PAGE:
“We haven’t exported anything during the war because the ports are blocked, trucking is too expensive and with rail the queues are too long and the buyer doesn’t want to sign contracts when he’ll only get it maybe in three or four months,” Clibborn explains.

Farmers have been selling at knockdown prices just to empty silos, or pay for the next season’s seeds or for diesel and other essentials that inflation is making costlier; Ukrainian banks, meanwhile, are reluctant to lend during wartime without the kind of government guarantee that does not extend to foreign firms like Clibborn’s Norbilc Agri.

“It’s been a rollercoaster … and I don’t sleep as soundly as I used to, that’s for sure,” he admits. “But in western Ukraine we have nothing to complain about compared to people over there.”

He means people in eastern and southern Ukraine, where missile strikes and shelling have been most intense, cities like Mariupol and Sievierodonetsk have been largely destroyed with huge loss of life, and Russian forces now occupy swathes of territory.

The Clibborns have helped provide accommodation on their farm or nearby for about 14 people from the partly occupied Zaporizhzhia region, including Ihor Mistyuk, a fellow farmer whose own home has been taken over by Russian officers and whose tractors and trucks have been stolen.

Mistyuk hoped the Russians might pass by his village of Balochky, an out-of-the-way place where only about 100 people live, which is about 120km from government-held Zaporizhzhia city and a similar distance from occupied Mariupol, now a place of carnage.

But then power to the village was knocked out, stopping the pumps that provide water for residents, and the phone signal started to fail, and in early March the sound of helicopter and tank fire across the fields presaged the arrival of Russian troops.

Some of them claimed to have thought they were going on exercises rather than invading Ukraine; others said they had come to kill Ukrainian nationalists; the commander of one unit, drunk, threatened to shoot Mistyuk and his father.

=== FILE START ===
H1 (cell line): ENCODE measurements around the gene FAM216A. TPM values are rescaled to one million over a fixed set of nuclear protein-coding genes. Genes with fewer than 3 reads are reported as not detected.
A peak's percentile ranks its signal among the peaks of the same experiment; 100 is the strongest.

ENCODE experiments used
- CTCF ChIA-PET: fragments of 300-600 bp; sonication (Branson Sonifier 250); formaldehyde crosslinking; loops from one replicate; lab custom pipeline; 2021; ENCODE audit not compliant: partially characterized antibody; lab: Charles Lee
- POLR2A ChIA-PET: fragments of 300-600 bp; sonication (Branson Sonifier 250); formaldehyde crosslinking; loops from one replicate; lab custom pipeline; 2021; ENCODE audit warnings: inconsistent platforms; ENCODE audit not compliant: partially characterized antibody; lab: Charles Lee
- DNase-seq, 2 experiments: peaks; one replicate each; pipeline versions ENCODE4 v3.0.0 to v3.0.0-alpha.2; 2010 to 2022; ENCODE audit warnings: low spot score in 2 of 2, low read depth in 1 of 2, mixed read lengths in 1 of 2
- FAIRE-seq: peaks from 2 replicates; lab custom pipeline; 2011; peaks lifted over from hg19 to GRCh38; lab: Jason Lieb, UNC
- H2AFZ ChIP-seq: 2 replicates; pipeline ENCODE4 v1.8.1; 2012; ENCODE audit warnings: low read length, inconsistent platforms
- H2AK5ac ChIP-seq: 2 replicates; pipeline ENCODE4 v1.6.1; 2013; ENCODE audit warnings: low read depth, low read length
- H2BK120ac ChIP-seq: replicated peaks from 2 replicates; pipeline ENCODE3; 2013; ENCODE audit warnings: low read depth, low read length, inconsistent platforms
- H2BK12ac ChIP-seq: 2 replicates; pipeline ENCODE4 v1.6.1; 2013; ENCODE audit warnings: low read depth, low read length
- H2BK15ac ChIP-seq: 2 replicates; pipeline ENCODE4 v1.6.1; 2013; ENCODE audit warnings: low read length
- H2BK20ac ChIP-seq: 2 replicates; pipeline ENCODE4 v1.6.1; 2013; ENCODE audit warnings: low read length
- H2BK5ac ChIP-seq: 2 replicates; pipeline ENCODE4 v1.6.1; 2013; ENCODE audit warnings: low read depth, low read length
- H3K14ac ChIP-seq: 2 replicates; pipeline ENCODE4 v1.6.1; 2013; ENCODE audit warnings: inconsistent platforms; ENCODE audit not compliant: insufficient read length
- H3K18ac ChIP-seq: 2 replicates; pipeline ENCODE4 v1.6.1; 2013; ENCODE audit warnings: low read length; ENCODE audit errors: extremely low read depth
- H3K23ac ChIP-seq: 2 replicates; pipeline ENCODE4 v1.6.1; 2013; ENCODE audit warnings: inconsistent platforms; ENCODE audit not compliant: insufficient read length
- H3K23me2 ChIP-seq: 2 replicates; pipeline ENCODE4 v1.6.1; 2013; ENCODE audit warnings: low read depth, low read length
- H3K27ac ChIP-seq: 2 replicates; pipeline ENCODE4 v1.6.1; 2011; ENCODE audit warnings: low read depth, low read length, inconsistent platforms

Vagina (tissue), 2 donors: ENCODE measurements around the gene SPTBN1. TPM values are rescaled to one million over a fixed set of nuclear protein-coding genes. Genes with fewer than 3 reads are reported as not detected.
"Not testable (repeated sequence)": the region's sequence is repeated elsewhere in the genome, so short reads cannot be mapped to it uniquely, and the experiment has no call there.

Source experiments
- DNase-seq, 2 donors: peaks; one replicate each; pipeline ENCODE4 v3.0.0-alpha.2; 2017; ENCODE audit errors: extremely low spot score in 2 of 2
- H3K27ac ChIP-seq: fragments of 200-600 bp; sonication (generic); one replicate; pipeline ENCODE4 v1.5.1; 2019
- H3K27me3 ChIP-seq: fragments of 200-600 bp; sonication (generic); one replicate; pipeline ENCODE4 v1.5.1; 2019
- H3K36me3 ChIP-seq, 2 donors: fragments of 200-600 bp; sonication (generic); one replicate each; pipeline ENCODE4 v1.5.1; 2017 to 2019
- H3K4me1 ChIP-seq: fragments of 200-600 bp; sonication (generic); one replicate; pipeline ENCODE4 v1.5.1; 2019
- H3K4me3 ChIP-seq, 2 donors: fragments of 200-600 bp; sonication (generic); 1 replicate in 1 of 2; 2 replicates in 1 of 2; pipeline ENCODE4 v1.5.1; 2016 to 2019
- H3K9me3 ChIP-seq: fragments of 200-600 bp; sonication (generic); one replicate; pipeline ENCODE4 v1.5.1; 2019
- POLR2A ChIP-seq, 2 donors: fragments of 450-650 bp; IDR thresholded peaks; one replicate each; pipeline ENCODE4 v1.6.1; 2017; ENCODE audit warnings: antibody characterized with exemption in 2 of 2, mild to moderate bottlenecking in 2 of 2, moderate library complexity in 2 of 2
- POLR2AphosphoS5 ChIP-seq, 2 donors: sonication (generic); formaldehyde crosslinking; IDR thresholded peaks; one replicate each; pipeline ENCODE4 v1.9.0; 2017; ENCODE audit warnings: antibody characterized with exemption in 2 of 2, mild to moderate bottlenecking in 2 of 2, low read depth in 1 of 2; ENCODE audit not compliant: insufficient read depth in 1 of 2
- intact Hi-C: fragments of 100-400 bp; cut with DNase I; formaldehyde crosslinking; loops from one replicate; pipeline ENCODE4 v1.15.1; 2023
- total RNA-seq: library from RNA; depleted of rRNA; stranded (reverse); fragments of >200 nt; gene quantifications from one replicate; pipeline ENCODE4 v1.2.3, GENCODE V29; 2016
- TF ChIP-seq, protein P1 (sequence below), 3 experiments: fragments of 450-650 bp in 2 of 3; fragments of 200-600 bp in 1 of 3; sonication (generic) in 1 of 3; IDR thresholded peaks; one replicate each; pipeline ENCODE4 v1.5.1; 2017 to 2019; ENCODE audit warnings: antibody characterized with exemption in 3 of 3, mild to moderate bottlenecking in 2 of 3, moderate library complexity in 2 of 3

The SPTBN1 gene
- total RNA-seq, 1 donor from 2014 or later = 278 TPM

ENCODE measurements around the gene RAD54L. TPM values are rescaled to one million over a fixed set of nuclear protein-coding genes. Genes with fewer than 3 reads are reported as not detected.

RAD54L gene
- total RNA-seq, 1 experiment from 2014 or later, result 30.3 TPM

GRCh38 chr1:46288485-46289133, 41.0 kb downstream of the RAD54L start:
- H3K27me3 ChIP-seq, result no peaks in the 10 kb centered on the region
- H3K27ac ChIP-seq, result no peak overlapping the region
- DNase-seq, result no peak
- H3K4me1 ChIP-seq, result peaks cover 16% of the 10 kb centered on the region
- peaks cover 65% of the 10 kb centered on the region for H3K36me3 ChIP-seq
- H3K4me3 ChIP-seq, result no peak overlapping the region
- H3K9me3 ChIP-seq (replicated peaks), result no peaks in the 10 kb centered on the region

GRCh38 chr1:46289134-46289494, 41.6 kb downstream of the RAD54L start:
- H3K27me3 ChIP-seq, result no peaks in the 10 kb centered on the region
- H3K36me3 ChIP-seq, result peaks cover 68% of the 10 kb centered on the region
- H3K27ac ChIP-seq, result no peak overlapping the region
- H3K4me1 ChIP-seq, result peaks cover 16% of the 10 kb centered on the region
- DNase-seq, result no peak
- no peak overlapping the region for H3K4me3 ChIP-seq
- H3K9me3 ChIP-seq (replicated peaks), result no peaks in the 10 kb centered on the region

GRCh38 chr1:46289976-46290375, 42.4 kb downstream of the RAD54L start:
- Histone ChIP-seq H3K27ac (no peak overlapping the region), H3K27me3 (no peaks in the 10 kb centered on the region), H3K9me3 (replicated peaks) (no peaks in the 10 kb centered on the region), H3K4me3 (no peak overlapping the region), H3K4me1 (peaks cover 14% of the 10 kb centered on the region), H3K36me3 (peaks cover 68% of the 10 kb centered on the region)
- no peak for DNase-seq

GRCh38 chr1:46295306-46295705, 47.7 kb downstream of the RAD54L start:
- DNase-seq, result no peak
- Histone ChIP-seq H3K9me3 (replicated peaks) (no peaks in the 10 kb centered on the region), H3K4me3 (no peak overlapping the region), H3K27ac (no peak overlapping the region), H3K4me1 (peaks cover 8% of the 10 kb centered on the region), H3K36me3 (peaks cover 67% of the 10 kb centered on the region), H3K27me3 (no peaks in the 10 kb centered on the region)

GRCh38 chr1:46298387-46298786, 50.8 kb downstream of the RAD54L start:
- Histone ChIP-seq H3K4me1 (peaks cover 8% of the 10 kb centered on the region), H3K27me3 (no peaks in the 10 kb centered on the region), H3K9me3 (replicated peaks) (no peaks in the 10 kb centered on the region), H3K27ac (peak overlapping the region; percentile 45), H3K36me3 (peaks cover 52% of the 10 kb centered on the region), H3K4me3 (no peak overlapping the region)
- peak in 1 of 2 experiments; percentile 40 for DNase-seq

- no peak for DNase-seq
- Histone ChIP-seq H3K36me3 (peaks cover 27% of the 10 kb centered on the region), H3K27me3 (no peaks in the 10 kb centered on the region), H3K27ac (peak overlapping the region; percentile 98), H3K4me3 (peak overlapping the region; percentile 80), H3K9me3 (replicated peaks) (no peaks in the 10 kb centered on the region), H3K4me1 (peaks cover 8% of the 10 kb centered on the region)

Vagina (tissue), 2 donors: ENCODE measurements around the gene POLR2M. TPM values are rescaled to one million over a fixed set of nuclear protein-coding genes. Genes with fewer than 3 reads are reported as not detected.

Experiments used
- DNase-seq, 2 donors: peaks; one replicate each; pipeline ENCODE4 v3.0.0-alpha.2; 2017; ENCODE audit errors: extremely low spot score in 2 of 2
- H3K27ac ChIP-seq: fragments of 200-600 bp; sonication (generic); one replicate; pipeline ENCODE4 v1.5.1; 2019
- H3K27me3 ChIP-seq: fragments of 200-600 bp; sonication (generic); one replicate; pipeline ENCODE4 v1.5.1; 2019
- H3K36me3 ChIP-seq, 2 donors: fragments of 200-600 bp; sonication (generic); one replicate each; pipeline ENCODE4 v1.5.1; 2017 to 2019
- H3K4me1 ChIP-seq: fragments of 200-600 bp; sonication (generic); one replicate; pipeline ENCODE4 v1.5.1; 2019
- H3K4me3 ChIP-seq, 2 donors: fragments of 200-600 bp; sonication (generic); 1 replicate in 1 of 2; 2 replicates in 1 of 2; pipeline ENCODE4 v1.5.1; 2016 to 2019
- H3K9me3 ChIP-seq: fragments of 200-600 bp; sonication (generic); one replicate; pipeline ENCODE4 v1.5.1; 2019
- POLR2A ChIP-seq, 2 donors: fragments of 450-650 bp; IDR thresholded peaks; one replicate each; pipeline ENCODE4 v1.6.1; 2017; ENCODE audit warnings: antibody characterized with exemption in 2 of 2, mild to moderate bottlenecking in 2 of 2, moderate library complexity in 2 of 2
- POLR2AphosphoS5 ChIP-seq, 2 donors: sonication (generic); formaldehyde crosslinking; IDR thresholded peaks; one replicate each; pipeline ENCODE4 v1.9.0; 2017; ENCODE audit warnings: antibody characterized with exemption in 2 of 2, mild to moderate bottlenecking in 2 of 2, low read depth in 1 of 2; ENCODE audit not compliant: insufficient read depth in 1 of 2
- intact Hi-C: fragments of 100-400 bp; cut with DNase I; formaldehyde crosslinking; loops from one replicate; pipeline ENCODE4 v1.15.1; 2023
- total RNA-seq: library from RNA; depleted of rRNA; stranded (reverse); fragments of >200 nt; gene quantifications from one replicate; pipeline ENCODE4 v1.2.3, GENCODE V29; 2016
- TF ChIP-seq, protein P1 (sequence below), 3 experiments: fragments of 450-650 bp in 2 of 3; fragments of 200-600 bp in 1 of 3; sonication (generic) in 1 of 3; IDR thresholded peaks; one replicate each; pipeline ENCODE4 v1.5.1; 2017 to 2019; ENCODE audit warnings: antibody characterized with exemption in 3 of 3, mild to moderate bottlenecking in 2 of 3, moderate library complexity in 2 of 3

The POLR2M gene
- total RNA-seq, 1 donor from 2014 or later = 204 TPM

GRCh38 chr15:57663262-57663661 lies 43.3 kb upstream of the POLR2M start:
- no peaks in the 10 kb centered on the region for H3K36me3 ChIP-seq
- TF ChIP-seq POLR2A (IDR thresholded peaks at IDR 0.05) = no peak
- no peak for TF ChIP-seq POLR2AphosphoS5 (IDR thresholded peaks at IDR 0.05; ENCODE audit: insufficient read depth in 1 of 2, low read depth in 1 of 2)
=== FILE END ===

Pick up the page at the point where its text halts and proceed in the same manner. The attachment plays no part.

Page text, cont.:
Mistyuk (31) recalls how the Russians shot up and looted one local woman’s house after finding a photograph of her son in Ukrainian military uniform, and how they broke down the gate of a schoolteacher, shot dead his dog and fired at his feet while accusing him of working for the military.

When explosions in a nearby town began to shake their home, Mistyuk and his wife and new-born baby left for government-held territory along roads lined with mines and dotted with battle-scarred buildings, and through checkpoints where Russian troops questioned and inspected him for tattoos that in their eyes would mark him out as a Ukrainian soldier or nationalist.

“Local farmers can only sell for a pittance, and the Russians are bringing in produce from Crimea and other areas they’ve occupied. They’re trying to introduce the rouble and it’s really difficult to get [Ukrainian] hryvnia; there are people who will take a payment from your card and give you cash, minus a 21 per cent cut; life is hard there,” Mistyuk explains.

“In a nearby district two Russians and two Chechens came to a farmer and demanded that he sell them his sunflower seeds for something like 4,000 hryvnia (€128) a tonne, while before the war the price was about 17,000 hryvnia,” he says.